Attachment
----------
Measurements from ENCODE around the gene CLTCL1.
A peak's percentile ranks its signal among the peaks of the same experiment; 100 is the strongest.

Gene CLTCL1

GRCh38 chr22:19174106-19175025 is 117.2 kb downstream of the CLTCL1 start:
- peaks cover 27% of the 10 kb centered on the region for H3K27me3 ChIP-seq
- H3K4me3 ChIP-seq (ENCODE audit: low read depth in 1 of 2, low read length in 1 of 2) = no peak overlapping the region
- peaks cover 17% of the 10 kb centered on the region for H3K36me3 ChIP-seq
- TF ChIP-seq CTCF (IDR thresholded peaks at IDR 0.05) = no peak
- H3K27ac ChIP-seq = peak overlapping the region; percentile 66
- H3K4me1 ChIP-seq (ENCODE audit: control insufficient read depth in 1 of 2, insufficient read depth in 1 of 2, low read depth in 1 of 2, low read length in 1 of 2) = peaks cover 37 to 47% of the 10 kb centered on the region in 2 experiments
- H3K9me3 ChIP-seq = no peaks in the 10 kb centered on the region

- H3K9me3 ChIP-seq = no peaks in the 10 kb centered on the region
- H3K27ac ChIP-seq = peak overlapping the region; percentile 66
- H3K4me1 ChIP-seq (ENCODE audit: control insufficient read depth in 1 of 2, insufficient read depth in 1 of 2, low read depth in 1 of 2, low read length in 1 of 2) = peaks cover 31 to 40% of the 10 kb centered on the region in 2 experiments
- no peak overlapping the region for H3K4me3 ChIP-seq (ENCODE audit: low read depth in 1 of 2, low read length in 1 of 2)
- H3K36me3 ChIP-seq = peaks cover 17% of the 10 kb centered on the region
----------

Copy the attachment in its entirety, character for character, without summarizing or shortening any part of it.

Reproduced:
Measurements from ENCODE around the gene CLTCL1.
A peak's percentile ranks its signal among the peaks of the same experiment; 100 is the strongest.

Gene CLTCL1

GRCh38 chr22:19174106-19175025 is 117.2 kb downstream of the CLTCL1 start:
- peaks cover 27% of the 10 kb centered on the region for H3K27me3 ChIP-seq
- H3K4me3 ChIP-seq (ENCODE audit: low read depth in 1 of 2, low read length in 1 of 2) = no peak overlapping the region
- peaks cover 17% of the 10 kb centered on the region for H3K36me3 ChIP-seq
- TF ChIP-seq CTCF (IDR thresholded peaks at IDR 0.05) = no peak
- H3K27ac ChIP-seq = peak overlapping the region; percentile 66
- H3K4me1 ChIP-seq (ENCODE audit: control insufficient read depth in 1 of 2, insufficient read depth in 1 of 2, low read depth in 1 of 2, low read length in 1 of 2) = peaks cover 37 to 47% of the 10 kb centered on the region in 2 experiments
- H3K9me3 ChIP-seq = no peaks in the 10 kb centered on the region

- H3K9me3 ChIP-seq = no peaks in the 10 kb centered on the region
- H3K27ac ChIP-seq = peak overlapping the region; percentile 66
- H3K4me1 ChIP-seq (ENCODE audit: control insufficient read depth in 1 of 2, insufficient read depth in 1 of 2, low read depth in 1 of 2, low read length in 1 of 2) = peaks cover 31 to 40% of the 10 kb centered on the region in 2 experiments
- no peak overlapping the region for H3K4me3 ChIP-seq (ENCODE audit: low read depth in 1 of 2, low read length in 1 of 2)
- H3K36me3 ChIP-seq = peaks cover 17% of the 10 kb centered on the region